The seminars will be of interest to business owners interested in looking at their exit strategies and to business advisors who want to know more about the approach..

Rhian Edwards is Manager of the Welsh Government and ERDF funded Succession project at the Wales Co-operative Centre. She commented,

“This new tax relief makes it extremely attractive for business owners to consider employee ownership as a planned exit strategy. It offers the best of both worlds, a tax efficient exit strategy and an approach that engages employees and puts them in charge of their own futures”.

Further information can be found on the Wales Co-operative Centres Website

Places can be booked directly by calling the Centre on 0300 111 5050


Gallai perchnogion busnes ledled y DU elwa ar werthu eu busnesau i’w gweithwyr pan ddaw Ryddhad Treth ar Enillion Cyfalaf newydd i rym fis Ebrill eleni. Bydd perchnogion busnes sy’n gwerthu cyfran reoli yn eu cwmni i Ymddiriedolaeth Perchnogaeth Gweithwyr, sy’n eiddo i holl weithwyr y busnes ac yn cael ei reoli ganddynt, yn gallu elwa ar ostyngiad treth enfawr ar yr elw o’r gwerthiant.

Yng Nghymru, mae Canolfan Cydweithredol Cymru’n cynnal nifer o seminarau brecwast i edrych ar fanteision perchnogaeth gweithwyr a sut y gall y cymhelliant treth newydd fod yn fuddiol i berchnogion busnes a hoffai symud ymlaen o’r busnes.

Bydd y digwyddiadau yng Nghaerdydd, Caerfyrddin a Bodnant yng Ngogledd Cymru hefyd yn ystyried yr ymddiriedolaethau newydd, sut y mae perchnogaeth gweithwyr yn gweithio a’r manteision ar gyfer perchennog y busnes a’r gweithwyr.

Bydd y seminarau o ddiddordeb i berchnogion busnes sydd â diddordeb mewn ystyried eu strategaethau ymadael ac i ymgynghorwyr busnes sy’n dymuno gwybod rhagor am yr ymagwedd er mwyn cynghori’u cleientiaid.

Rhian Edwards yw Rheolwr y prosiect Olyniaeth dan nawdd Llywodraeth Cymru a Chronfa Datblygu Rhanbarthol Ewrop yng Nghanolfan Cydweithredol Cymru. Dywedodd,

“Mae’r rhyddhad treth newydd hwn yn hynod o ddeniadol i berchnogion busnes ystyried perchnogaeth gweithwyr yn strategaeth ymadael fwriadol. Mae’n cynnig y gorau o ddau fyd, sef strategaeth ymadael sy’n effeithlon o ran treth ac ymagwedd sy’n ymglymu gweithwyr a’u gwneud yn gyfrifol am eu dyfodol eu hunain.”

Mae rhagor o wybodaeth ar gael ar wefan Canolfan Cydweithredol Cymru

Gellir cadw lle’n uniongyrchol hefyd trwy ffonio’r Ganolfan ar 0300 111 5050




Wales Co-operative Centre

The Wales Co-operative Centre was set up thirty years ago and ever since has been helping businesses grow, people to find work and communities to tackle the issues that matter to them. Its advisors work co-operatively across Wales, providing expert, flexible and reliable support to develop sustainable businesses and strong, inclusive communities.

Succession and Consortia Project

The Wales Co-operative Centre’s Succession and Consortia project is funded by Welsh Government and European Regional Development Fund. It offers support to business owners and employees considering employee ownership and creation of worker co-operatives. It also offers support to businesses working to work together to form co-operative consortia.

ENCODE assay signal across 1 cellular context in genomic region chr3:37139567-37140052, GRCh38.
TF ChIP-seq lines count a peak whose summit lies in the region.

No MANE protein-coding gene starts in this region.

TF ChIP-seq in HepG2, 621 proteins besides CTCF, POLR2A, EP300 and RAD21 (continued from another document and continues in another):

Canolfan Cydweithredol Cymru

Sefydlwyd Canolfan Cydweithredol Cymru ddeng mlynedd ar hugain yn ôl ac ers hynny bu’n helpu busnesau i dyfu, pobl i gael gwaith a chymunedau i ddatrys y problemau sydd o bwys iddynt. Mae ymgynghorwyr y Ganolfan yn gweithio’n gydweithredol ledled Cymru, gan ddarparu cefnogaeth arbenigol, hyblyg a dibynadwy er mwyn datblygu busnesau cynaliadwy a chymunedau cadarn a chynhwysol.

Prosiect Olyniaeth a Chonsortia

Ariannir prosiect Olyniaeth a Chonsortia Canolfan Cydweithredol Cymru gan Lywodraeth Cymru a Chronfa Datblygu Rhanbarthol Ewrop. Mae’n cynnig cefnogaeth i berchnogion busnes a gweithwyr sy’n ystyried perchnogaeth gweithwyr a chreu mentrau cydweithredol y gweithwyr. Mae hefyd yn cynnig cefnogaeth i fusnesau sy’n gweithio ar gydweithio i ffurfio consortia cydweithredol.


Is it too late to defuse the Business Succession Time Bomb in Wales?

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Business succession is a ticking time bomb in Wales.

Our economy is dependent on SME’s and Micro businesses. In Wales our business owners stay with their businesses longer than other owners anywhere else in the UK. If business owners do not have a robust exit strategy in place, they may find that the only option remaining to them when the time comes is to close the company and make their employees redundant.

According to the Federation of Small Businesses research, business owners in Wales have owned or co-owned their businesses for an average of nearly 16 years and 29% of businesses have been owned by the same owners for 21 years or more. This suggests that business owners in Wales see the growth and nurture of their businesses as a long-term commitment and devote a large proportion of their lives to it. However, it also suggests that there is a massive proportion of business owners approaching a realistic retirement age.  With approximately 99% of businesses in Wales classified as SME’s or micro-businesses, it is apparent that these business owners succession plans have more than just the successful continuation of their companies dependent on them.